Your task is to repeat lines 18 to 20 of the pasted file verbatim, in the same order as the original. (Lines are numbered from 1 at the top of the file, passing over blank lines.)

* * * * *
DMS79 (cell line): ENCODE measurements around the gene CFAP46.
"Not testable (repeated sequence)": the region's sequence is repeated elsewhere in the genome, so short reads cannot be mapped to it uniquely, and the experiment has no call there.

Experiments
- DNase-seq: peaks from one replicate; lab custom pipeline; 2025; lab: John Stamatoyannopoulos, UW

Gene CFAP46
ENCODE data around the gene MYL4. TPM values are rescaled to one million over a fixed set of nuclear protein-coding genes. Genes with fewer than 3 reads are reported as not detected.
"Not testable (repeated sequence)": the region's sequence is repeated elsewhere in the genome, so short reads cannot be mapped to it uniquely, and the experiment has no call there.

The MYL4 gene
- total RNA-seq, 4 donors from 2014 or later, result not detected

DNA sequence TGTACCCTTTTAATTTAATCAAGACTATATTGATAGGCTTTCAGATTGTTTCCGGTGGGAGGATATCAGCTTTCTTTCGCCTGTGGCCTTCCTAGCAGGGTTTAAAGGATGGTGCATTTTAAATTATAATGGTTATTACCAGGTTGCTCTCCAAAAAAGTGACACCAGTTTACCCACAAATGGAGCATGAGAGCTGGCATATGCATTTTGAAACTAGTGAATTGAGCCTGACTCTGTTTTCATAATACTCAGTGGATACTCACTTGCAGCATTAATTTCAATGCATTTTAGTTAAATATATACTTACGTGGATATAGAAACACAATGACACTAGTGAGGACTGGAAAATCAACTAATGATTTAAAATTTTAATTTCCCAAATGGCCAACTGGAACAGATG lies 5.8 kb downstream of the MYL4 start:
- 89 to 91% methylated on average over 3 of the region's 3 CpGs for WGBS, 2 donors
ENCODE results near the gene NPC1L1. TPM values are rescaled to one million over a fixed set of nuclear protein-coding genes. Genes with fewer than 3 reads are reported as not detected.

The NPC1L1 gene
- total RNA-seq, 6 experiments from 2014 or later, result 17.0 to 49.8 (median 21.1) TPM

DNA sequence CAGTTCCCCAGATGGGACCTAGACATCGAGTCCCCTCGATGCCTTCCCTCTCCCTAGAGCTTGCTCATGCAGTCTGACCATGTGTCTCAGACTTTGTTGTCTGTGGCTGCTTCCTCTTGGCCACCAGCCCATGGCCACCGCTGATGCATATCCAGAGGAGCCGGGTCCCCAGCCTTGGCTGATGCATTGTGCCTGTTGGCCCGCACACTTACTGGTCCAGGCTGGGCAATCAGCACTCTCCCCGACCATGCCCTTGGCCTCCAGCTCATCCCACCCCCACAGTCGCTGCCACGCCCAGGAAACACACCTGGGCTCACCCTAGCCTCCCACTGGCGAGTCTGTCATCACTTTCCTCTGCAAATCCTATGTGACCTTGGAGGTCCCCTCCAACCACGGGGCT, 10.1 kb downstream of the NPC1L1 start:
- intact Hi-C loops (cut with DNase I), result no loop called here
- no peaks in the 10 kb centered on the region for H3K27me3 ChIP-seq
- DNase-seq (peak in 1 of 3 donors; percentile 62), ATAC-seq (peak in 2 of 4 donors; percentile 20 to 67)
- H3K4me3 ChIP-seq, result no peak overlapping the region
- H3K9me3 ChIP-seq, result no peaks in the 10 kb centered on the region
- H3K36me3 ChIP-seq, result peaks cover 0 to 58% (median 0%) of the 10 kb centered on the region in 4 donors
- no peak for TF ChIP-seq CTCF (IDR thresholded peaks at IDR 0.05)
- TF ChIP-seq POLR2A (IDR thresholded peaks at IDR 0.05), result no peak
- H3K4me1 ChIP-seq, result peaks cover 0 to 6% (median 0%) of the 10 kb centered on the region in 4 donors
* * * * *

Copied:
- DNase-seq (peak in 1 of 3 donors; percentile 62), ATAC-seq (peak in 2 of 4 donors; percentile 20 to 67)
- H3K4me3 ChIP-seq, result no peak overlapping the region
- H3K9me3 ChIP-seq, result no peaks in the 10 kb centered on the region